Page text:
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Post-Camelot National Lottery must focus on good causes and protecting players

New National Lottery operator Allwyn must do more to protect players from gambling harm while “restoring the link” between buying a ticket and supporting worthy causes, MPs have said.

A lack of awareness could lead to public calls for a boost to prizes at the expense of returns to good causes and pose “existential questions about the future of the Lottery”, the Department for Culture, Media and Sport Committee (DCMS) report warned.

The committee also called for Allwyn to make a greater financial commitment to the GambleAware charity to support those at risk of harm from gambling, while Lottery products should signpost support services.

The recommendations follow an inquiry into the Gambling Commission’s competition to award the next operating licence.

The Gambling Commission confirmed in September that Allwyn Entertainment, which runs lotteries in Austria, the Czech Republic and Greece, will gain the latest National Lottery licence from February 2024.

In March, the regulator first announced that it would hand the licence to Allwyn, ditching Camelot after 30 years.

Camelot launched legal proceedings a month later challenging the decision, claiming the commission got the decision “badly wrong”.

The commission asked the High Court to overturn the automatic stay-put order on the handover due to the legal case, warning of the disruption it could cause to the lottery.

In late June, the court agreed to lift the suspension preventing it from beginning the licence transfer, but this was then appealed by Camelot

However, Camelot and rival IGT later confirmed they dropped their action through the Court of Appeal.

Outgoing UK National Lottery operator Camelot
Outgoing UK National Lottery operator Camelot (Andrew Milligan/PA)

The DCMS Committee report concludes the competition was “poorly managed”, noting it was concerned by reports that up to £600 million may be diverted from the good causes budget due to the decision by Camelot to pursue legal action.

It said Camelot had faced growing criticism in recent years amid National Lottery draw-based ticket sales and donations to good causes falling as profits rose.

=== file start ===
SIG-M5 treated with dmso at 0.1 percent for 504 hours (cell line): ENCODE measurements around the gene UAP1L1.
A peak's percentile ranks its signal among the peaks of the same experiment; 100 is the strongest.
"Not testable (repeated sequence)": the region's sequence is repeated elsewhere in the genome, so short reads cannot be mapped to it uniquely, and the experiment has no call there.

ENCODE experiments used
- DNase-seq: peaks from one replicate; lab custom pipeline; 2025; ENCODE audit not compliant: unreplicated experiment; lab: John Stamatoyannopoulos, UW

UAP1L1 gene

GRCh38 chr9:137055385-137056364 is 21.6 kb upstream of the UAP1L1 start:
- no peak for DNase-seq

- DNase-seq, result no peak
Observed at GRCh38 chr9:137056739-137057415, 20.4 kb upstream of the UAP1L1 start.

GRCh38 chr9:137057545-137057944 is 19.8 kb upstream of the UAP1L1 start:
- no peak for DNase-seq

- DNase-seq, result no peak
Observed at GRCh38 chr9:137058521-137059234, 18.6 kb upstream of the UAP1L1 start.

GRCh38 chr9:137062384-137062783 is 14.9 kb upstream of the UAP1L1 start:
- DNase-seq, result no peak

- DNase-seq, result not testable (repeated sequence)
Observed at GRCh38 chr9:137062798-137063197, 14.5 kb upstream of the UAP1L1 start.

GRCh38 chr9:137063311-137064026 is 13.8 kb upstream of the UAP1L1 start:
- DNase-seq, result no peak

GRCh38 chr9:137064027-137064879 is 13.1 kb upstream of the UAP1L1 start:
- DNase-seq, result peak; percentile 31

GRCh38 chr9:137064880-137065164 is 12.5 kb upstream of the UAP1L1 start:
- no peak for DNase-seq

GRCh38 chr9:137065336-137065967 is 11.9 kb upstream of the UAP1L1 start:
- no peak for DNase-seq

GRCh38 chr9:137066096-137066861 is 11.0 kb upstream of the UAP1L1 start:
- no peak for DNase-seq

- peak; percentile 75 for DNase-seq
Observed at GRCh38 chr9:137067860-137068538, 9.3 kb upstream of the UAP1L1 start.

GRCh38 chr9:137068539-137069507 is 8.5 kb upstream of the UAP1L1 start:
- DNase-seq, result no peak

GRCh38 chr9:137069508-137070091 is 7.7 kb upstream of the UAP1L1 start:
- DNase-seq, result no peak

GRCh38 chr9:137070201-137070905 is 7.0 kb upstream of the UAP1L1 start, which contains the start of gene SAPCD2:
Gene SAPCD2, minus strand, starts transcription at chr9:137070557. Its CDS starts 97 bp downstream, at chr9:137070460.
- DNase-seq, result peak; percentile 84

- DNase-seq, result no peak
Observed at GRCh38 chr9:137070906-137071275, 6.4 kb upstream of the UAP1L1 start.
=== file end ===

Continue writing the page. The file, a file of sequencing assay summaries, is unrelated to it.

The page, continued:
The report said the National Lottery’s “stalling returns to good causes appear to be the result of choices made by Camelot, which has prioritised games that allow it to retain a higher percentage of sales as profit”.

Camelot failed to make itself available for scrutiny during the inquiry, the committee said.

DCMS Committee chairman Julian Knight said: “While the National Lottery has become a fixture of British life with millions enjoying its games each week, in recent years the ever more profit-orientated approach of Camelot has hit good causes in the pocket and pushed players towards potentially more harmful forms of gambling.

“The next licence period has got off to an inauspicious start with perceived flaws in the competition process leading to a compensation claim which could ultimately short-change charities and other good causes that rely on Lottery funding. The flaws must be fixed for the future.

“The Gambling Commission and new operator Allwyn now have the chance to work together to restore the link in the public’s mind between buying a ticket and supporting worthy causes and projects in their local communities. At the same time, there needs to be a proper financial commitment to supporting those at risk of gambling harms.

“Without a significant departure from the approach of the outgoing regime, you don’t have to be Mystic Meg to foresee a future where a clamour for big cash jackpots is prioritised over the Lottery’s original purpose to raise money for good causes, while more players are pushed towards gambling products that can seriously damage health and wellbeing.”

A Camelot spokesman said: “The report is incorrect to claim Good Cause returns are falling. In each of the last two years, Camelot has generated the highest-ever returns to Good Causes from ticket sales in the history of The National Lottery, with annual Good Cause returns now £530 million higher than they were at the start of the third National Lottery licence back in 2009.

“We wrote to the Committee to confirm we would be happy to appear once the competition – and then the subsequent litigation – had concluded.”

A Gambling Commission spokesman said: “We remain resolute that we have run a fair and robust competition, and that our evaluation has been carried out fairly and lawfully in accordance with our statutory duties.  In order to protect the integrity of the process, we will not be able to discuss the specifics until litigation has concluded.

“We trust the committee will be pleased to note that we are already committed to vigilant monitoring of the Fourth Licence and its Returns to Good Causes, as well as a full review of our licence competition design process which we will be happy to update the committee on in the future.”

Allwyn said in a statement: “Allwyn has committed to reinvigorating the National Lottery under the Fourth Licence, refocusing on safer draw-based games and ultimately ensuring that there is a far stronger link between players, good causes and local communities.

“Allwyn’s focus will be on growing good causes returns over the course of the 10-year licence, in a safe and sustainable way.

“We want to show the National Lottery can be a benchmark for the wider gambling industry on how best to protect participants in today’s digital world.”